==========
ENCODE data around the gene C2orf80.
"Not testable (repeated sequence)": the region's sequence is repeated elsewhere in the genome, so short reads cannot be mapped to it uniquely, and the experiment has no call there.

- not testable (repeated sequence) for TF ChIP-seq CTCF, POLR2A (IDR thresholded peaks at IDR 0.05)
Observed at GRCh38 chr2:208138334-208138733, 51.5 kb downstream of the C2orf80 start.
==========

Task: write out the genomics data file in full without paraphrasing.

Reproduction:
ENCODE data around the gene C2orf80.
"Not testable (repeated sequence)": the region's sequence is repeated elsewhere in the genome, so short reads cannot be mapped to it uniquely, and the experiment has no call there.

- not testable (repeated sequence) for TF ChIP-seq CTCF, POLR2A (IDR thresholded peaks at IDR 0.05)
Observed at GRCh38 chr2:208138334-208138733, 51.5 kb downstream of the C2orf80 start.